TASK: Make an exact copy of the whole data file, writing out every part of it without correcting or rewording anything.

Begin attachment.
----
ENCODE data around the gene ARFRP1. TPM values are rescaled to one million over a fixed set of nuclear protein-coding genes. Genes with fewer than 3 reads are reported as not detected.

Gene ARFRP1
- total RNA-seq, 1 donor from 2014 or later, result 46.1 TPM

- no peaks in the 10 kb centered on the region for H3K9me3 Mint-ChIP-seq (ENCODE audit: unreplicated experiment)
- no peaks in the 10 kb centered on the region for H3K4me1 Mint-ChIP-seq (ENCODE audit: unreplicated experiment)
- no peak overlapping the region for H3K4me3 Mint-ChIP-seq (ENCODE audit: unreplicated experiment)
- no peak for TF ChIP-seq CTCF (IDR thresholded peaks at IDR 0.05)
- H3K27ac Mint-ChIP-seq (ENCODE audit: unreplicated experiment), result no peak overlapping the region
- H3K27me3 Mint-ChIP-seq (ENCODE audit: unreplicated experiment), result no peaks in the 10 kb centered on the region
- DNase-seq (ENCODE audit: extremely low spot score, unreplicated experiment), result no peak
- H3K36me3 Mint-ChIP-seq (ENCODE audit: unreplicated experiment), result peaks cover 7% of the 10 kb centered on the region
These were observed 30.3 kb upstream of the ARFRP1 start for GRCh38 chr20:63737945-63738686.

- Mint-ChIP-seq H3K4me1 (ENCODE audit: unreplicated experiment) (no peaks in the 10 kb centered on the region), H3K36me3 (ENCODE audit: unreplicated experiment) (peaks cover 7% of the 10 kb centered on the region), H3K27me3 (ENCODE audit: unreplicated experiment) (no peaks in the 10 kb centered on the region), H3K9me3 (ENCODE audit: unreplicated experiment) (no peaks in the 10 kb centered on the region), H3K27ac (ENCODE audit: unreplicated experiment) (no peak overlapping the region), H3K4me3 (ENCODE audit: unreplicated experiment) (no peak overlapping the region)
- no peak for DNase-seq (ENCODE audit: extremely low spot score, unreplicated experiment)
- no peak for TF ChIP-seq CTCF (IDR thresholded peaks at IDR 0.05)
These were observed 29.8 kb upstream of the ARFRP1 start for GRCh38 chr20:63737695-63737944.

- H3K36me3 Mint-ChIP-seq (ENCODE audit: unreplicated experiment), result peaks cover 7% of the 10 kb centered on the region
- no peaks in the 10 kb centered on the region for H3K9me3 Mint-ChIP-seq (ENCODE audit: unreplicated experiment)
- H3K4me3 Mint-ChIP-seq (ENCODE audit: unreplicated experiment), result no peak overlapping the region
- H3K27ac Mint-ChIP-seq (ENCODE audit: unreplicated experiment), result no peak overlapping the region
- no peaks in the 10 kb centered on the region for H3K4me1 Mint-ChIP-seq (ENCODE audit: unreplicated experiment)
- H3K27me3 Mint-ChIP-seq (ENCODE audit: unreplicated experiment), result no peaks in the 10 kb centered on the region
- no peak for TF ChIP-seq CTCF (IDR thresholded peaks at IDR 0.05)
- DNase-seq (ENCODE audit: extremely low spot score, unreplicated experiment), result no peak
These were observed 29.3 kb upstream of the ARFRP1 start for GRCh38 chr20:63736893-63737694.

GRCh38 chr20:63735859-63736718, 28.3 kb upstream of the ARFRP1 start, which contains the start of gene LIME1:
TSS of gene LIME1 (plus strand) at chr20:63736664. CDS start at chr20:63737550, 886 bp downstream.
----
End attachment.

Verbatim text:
ENCODE data around the gene ARFRP1. TPM values are rescaled to one million over a fixed set of nuclear protein-coding genes. Genes with fewer than 3 reads are reported as not detected.

Gene ARFRP1
- total RNA-seq, 1 donor from 2014 or later, result 46.1 TPM

- no peaks in the 10 kb centered on the region for H3K9me3 Mint-ChIP-seq (ENCODE audit: unreplicated experiment)
- no peaks in the 10 kb centered on the region for H3K4me1 Mint-ChIP-seq (ENCODE audit: unreplicated experiment)
- no peak overlapping the region for H3K4me3 Mint-ChIP-seq (ENCODE audit: unreplicated experiment)
- no peak for TF ChIP-seq CTCF (IDR thresholded peaks at IDR 0.05)
- H3K27ac Mint-ChIP-seq (ENCODE audit: unreplicated experiment), result no peak overlapping the region
- H3K27me3 Mint-ChIP-seq (ENCODE audit: unreplicated experiment), result no peaks in the 10 kb centered on the region
- DNase-seq (ENCODE audit: extremely low spot score, unreplicated experiment), result no peak
- H3K36me3 Mint-ChIP-seq (ENCODE audit: unreplicated experiment), result peaks cover 7% of the 10 kb centered on the region
These were observed 30.3 kb upstream of the ARFRP1 start for GRCh38 chr20:63737945-63738686.

- Mint-ChIP-seq H3K4me1 (ENCODE audit: unreplicated experiment) (no peaks in the 10 kb centered on the region), H3K36me3 (ENCODE audit: unreplicated experiment) (peaks cover 7% of the 10 kb centered on the region), H3K27me3 (ENCODE audit: unreplicated experiment) (no peaks in the 10 kb centered on the region), H3K9me3 (ENCODE audit: unreplicated experiment) (no peaks in the 10 kb centered on the region), H3K27ac (ENCODE audit: unreplicated experiment) (no peak overlapping the region), H3K4me3 (ENCODE audit: unreplicated experiment) (no peak overlapping the region)
- no peak for DNase-seq (ENCODE audit: extremely low spot score, unreplicated experiment)
- no peak for TF ChIP-seq CTCF (IDR thresholded peaks at IDR 0.05)
These were observed 29.8 kb upstream of the ARFRP1 start for GRCh38 chr20:63737695-63737944.

- H3K36me3 Mint-ChIP-seq (ENCODE audit: unreplicated experiment), result peaks cover 7% of the 10 kb centered on the region
- no peaks in the 10 kb centered on the region for H3K9me3 Mint-ChIP-seq (ENCODE audit: unreplicated experiment)
- H3K4me3 Mint-ChIP-seq (ENCODE audit: unreplicated experiment), result no peak overlapping the region
- H3K27ac Mint-ChIP-seq (ENCODE audit: unreplicated experiment), result no peak overlapping the region
- no peaks in the 10 kb centered on the region for H3K4me1 Mint-ChIP-seq (ENCODE audit: unreplicated experiment)
- H3K27me3 Mint-ChIP-seq (ENCODE audit: unreplicated experiment), result no peaks in the 10 kb centered on the region
- no peak for TF ChIP-seq CTCF (IDR thresholded peaks at IDR 0.05)
- DNase-seq (ENCODE audit: extremely low spot score, unreplicated experiment), result no peak
These were observed 29.3 kb upstream of the ARFRP1 start for GRCh38 chr20:63736893-63737694.

GRCh38 chr20:63735859-63736718, 28.3 kb upstream of the ARFRP1 start, which contains the start of gene LIME1:
TSS of gene LIME1 (plus strand) at chr20:63736664. CDS start at chr20:63737550, 886 bp downstream.